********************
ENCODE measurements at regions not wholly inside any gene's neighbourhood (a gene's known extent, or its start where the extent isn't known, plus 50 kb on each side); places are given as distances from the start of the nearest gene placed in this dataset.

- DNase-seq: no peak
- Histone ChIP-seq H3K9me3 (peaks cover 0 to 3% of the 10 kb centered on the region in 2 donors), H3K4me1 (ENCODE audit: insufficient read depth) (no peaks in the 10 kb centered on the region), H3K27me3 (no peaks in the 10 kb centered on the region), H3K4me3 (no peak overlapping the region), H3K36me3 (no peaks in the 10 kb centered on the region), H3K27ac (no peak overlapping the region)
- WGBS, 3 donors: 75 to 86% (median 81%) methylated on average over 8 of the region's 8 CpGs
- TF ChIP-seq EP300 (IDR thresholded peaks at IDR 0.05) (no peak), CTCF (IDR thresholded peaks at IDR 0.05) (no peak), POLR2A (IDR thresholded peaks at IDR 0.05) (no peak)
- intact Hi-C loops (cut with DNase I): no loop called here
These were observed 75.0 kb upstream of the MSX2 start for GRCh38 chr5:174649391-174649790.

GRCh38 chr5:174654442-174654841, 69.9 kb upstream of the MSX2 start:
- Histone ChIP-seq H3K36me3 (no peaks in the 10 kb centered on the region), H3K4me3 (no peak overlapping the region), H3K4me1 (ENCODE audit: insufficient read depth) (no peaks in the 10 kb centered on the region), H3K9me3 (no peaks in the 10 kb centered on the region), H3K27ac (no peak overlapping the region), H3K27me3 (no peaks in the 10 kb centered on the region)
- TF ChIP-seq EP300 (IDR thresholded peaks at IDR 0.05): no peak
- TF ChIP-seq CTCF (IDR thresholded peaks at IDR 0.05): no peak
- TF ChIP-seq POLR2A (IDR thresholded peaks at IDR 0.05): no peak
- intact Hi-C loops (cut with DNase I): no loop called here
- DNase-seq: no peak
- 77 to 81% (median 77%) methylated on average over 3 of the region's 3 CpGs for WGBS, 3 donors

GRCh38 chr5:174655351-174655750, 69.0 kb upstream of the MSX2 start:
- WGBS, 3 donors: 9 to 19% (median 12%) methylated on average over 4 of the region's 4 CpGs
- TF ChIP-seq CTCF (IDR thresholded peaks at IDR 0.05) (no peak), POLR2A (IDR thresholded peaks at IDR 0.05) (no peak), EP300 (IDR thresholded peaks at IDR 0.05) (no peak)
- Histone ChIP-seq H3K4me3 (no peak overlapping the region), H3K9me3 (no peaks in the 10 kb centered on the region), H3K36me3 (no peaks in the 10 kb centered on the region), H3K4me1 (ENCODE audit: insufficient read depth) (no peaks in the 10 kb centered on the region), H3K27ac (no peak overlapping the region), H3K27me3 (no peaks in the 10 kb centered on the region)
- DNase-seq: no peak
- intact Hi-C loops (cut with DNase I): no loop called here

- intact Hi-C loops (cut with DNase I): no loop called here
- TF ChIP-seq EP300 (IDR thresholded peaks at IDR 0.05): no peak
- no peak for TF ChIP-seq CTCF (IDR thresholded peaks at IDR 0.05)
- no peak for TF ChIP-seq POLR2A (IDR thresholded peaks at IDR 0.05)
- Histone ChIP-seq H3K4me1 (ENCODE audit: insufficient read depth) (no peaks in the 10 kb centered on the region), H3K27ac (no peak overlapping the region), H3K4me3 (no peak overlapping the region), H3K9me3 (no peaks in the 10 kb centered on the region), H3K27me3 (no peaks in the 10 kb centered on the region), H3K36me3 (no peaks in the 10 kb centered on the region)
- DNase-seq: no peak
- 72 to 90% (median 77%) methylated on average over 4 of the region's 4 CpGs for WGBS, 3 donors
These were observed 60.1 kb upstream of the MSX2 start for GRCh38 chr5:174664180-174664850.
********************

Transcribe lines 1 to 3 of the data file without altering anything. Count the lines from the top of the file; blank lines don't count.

ENCODE measurements at regions not wholly inside any gene's neighbourhood (a gene's known extent, or its start where the extent isn't known, plus 50 kb on each side); places are given as distances from the start of the nearest gene placed in this dataset.

- DNase-seq: no peak
- Histone ChIP-seq H3K9me3 (peaks cover 0 to 3% of the 10 kb centered on the region in 2 donors), H3K4me1 (ENCODE audit: insufficient read depth) (no peaks in the 10 kb centered on the region), H3K27me3 (no peaks in the 10 kb centered on the region), H3K4me3 (no peak overlapping the region), H3K36me3 (no peaks in the 10 kb centered on the region), H3K27ac (no peak overlapping the region)